Freedom Songs, Changing People and a Nation
Non-violence shaped our nation’s Civil Rights Movement of the 1950’s and 1960’s.
Many who stood on the front lines to fight segregation say spirituals protected them while tearing down barriers. Lewis A. Brandon, III and Joyce Johnson are executives with the Beloved Community Center in Greensboro. As a young adult, Brandon marched to help desegregate public places in Greensboro. Johnson did the same as a teen in Richmond, Virginia. Dr. Bernice Johnson Reagon also stood up against racial prejudice in Albany, Georgia while attending Albany State College. In December 1961, she led two marches after five students attempted to test the federal Interstate Commerce Commission ruling that required all interstate commerce to have integrated facilities. The students were arrested when they tried to purchase tickets at the Albany bus terminal. Dr. Reagon later became a Civil Rights song composer, historian and is the founder of the Grammy Award-winning ensemble, Sweet Honey In The Rock.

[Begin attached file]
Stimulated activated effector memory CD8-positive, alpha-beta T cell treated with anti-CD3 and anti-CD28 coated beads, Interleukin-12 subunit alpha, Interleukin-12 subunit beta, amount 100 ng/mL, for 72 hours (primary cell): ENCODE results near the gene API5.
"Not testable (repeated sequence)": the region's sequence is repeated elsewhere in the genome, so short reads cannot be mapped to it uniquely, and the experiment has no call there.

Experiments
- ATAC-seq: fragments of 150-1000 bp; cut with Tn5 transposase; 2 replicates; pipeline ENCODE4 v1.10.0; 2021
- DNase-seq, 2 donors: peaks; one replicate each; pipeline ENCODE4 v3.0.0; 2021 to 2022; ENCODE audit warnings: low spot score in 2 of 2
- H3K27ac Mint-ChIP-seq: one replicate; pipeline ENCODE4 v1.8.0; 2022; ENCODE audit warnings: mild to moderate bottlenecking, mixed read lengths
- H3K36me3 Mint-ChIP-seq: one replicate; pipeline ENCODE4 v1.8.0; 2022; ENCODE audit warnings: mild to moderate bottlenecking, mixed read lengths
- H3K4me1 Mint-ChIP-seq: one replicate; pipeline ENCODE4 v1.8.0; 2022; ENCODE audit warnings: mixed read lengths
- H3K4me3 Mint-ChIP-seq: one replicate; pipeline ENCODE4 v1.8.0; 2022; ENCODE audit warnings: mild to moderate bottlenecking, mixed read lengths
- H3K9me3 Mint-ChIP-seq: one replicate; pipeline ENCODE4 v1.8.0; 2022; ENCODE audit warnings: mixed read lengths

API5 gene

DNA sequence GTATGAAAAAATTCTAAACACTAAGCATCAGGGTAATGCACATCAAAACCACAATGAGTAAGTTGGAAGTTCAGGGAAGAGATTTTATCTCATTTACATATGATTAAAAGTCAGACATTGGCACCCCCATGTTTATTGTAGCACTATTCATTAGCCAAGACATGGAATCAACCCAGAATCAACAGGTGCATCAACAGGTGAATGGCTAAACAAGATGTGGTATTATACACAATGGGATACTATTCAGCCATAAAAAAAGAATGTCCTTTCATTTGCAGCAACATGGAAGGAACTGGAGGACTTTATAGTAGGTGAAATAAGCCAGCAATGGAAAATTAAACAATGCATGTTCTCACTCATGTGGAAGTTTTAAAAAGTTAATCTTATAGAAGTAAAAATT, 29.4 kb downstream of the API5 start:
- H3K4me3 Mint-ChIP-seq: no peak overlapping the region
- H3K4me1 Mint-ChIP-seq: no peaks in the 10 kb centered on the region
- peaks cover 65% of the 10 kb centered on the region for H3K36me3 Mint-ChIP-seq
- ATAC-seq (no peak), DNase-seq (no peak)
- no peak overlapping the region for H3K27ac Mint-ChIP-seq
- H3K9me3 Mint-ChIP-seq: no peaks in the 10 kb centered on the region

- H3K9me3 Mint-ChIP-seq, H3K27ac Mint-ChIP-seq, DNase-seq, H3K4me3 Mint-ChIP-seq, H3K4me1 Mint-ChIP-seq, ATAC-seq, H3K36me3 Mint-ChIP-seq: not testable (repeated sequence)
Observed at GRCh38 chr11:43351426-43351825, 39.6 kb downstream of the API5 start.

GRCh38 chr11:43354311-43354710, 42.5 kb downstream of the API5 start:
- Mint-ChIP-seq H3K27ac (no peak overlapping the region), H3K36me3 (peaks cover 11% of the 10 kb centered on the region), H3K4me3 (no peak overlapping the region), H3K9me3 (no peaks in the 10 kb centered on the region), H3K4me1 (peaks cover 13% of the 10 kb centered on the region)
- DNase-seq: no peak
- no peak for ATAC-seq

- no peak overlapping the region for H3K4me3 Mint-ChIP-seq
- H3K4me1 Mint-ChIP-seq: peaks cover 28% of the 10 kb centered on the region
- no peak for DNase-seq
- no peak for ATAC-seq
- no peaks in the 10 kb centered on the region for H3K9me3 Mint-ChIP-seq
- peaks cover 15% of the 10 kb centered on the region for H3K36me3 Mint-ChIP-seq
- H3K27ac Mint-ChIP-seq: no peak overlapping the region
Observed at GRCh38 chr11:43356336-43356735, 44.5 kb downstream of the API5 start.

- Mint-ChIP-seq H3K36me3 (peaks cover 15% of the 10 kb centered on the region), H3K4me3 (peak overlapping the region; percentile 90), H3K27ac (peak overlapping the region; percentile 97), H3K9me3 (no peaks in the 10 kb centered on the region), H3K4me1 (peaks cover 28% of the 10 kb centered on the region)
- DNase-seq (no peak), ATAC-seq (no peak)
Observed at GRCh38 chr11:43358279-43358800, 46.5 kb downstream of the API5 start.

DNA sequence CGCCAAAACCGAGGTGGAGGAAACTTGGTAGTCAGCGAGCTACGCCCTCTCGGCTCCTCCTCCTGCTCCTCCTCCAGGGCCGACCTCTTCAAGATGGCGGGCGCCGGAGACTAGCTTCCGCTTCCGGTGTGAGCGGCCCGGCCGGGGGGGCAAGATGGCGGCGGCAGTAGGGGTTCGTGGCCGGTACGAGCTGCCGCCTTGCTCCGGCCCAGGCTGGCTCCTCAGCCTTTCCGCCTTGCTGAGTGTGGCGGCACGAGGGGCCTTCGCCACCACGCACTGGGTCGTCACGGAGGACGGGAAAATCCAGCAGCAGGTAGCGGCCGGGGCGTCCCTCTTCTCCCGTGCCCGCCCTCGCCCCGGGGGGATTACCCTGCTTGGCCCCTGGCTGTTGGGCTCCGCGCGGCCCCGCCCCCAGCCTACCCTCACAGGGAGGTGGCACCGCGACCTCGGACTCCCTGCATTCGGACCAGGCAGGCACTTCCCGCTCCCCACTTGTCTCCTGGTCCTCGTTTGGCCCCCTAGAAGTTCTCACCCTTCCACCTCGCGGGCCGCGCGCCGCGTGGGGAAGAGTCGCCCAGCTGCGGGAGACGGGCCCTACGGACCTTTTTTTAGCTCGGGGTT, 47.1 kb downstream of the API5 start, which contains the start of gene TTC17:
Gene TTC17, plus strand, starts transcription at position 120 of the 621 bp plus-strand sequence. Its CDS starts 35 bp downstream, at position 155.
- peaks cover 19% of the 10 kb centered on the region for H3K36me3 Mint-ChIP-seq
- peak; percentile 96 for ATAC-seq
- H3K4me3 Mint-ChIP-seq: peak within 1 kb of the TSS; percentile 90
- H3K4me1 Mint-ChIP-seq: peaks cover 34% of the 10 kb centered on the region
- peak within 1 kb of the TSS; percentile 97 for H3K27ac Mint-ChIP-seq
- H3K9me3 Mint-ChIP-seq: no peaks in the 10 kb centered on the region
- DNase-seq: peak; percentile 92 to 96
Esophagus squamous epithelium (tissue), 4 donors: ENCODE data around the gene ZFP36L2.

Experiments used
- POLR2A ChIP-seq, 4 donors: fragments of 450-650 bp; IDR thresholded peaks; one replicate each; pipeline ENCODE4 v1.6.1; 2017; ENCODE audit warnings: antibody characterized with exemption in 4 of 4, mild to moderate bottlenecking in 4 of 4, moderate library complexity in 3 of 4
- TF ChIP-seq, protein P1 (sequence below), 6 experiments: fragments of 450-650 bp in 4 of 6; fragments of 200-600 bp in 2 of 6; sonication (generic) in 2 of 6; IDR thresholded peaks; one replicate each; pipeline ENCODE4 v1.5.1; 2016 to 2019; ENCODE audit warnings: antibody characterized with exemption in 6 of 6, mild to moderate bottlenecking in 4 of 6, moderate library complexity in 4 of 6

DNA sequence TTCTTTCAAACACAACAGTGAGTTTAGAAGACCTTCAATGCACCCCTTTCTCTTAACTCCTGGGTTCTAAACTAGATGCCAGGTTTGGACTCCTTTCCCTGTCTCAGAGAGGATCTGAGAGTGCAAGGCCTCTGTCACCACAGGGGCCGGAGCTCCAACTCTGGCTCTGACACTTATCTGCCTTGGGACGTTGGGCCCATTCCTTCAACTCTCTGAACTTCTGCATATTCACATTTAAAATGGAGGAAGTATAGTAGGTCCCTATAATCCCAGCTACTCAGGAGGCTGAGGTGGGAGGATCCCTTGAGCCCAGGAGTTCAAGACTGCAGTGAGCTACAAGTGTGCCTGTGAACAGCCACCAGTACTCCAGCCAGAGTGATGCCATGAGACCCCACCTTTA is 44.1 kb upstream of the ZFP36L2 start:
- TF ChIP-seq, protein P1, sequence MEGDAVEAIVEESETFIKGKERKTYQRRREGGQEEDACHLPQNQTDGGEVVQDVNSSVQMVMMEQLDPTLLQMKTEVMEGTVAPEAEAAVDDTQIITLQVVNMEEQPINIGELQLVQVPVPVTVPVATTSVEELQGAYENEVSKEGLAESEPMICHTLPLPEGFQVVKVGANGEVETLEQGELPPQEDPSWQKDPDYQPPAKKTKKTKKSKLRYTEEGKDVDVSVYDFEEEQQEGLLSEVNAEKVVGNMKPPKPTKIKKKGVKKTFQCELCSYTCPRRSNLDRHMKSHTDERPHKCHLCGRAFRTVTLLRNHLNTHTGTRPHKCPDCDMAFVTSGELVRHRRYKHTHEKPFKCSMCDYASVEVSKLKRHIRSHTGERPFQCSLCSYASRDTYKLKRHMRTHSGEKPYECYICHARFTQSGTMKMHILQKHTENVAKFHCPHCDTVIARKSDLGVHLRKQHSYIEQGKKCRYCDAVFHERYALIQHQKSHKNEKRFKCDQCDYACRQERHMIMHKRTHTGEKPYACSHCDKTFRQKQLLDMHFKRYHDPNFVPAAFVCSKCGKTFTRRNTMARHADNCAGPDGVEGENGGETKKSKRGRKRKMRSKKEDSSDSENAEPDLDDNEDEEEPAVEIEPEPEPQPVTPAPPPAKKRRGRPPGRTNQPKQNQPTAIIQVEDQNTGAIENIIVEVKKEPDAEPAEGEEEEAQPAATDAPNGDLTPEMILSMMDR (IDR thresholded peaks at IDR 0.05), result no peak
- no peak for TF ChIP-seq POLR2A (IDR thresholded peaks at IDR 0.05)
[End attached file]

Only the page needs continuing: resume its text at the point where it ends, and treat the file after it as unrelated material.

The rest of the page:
In this special edition of WFDD’s Real People, Real Stories, they explain to WFDD's Kathryn Mobley how southern Blacks of that era transformed religious songs to fuel this historic movement.Tomorrow, join us for part two of our special edition of Real People, Real Stories. Tune in and find out who is still affected by Freedom Songs in 2014.
Southern African Americans anchored in faith and spirituals changed the course of our nation more than 60 years ago. Reverend Nelson Johnson has long fought segregation in the Triad. He’s the co-executive director of the Beloved Community Center in Greensboro. At the same time, Freedom Songs continue to impact a generation of people who did not experience the Civil Rights Movement. Winston-Salem State University Burke Singers Chantel Smith and Briana Maynard say these songs encourage them as they tackle the challenge of finding their place in today's world.
Winston-Salem State University students agree Freedom Songs will forever hold the seeds of change.